Unwanted Online Adult Content and Pornography – We Can Take Control

Has it happened to you? Have you been online browsing, perhaps doing research, and you mistype a URL (you thought you had the correct website) and suddenly, up pops an adult site, which you have no desire to see. Perhaps it gets worse, and you get more and more and more…and you effectively lose control of your machine until you reboot. Annoying at best…and it could be worse…perhaps you had to reboot and you lost important work.

Has this happened to your child while doing homework? Nine out of ten children between the ages of 8 and 16 have been exposed to online pornography, and most of the time it happened by accident while they were doing work for school. How bad is that?

The average age of first internet exposure to pornography is 11 years old. Last year 28% of all youth Internet users reported unwanted exposure to online pornography.

In 2006, three years ago, US revenue from Internet pornography was $2.8B. That is a lot of pornography online. There are over 80,000,000 web pages with pornographic images and there are new sites appearing daily.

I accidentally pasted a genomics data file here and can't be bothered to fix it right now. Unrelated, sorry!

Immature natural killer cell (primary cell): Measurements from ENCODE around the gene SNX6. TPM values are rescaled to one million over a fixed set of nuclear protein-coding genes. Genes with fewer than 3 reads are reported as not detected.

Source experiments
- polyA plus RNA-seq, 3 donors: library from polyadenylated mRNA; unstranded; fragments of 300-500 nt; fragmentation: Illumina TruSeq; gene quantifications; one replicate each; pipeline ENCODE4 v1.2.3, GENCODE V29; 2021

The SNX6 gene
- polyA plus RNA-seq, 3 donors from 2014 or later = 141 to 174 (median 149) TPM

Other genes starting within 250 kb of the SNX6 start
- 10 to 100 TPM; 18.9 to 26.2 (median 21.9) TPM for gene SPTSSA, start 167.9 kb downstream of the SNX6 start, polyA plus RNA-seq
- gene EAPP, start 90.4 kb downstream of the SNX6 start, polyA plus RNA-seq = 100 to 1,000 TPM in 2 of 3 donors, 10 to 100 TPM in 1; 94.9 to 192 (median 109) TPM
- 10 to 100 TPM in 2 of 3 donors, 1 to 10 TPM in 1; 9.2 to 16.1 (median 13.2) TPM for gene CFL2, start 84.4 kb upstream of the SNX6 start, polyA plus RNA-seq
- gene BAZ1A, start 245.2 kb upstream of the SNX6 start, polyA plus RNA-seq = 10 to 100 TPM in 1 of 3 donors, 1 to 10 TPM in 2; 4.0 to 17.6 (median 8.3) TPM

It is not just the accidental views that create a problem, and it is not just a problem for children.

10% of adults admit to Internet sexual addiction. 47% of families say that pornography is an issue in their homes. Two thirds of divorce lawyers say that excessive interest in online pornography played a significant role in divorces.

These are not problems that we are helpless to prevent or to protect ourselves against. We have greater choice than internet or no internet. We have the ability to take charge and to bring ourselves a G-Rated internet experience.

There are three primary mechanisms for obtaining a G-Rated internet: physical, legal and mechanical.

The physical solution is simply to ensure that computer usage takes place in a public location. Keep computers in family areas at home and not in private rooms. Use your computer where others can see, at least peripherally what you are doing. This does not prevent the accidental stumbling on of unwanted sites, but it helps to prevent the temptation to “just take a quick peak” at some questionable site. It keeps children from playing where they should not.

The legal solution is to diligently report unwanted sites and online experiences. Report them to your ISP. Report them to the local authorities. Most police organizations and certainly the FBI diligently track and prosecute those who abuse the internet by forcing unwanted adult content down our throats.

The mechanical approach is not really mechanical at all…it involves using software solutions to prevent the unwanted content, the pornography, from appearing. There are many solutions which monitor chat, text messages, email, etc. These can detect and even block inappropriate online conversations, alert parents or other adults to potentially hazardous online situations and help to prevent long term damage to reputations.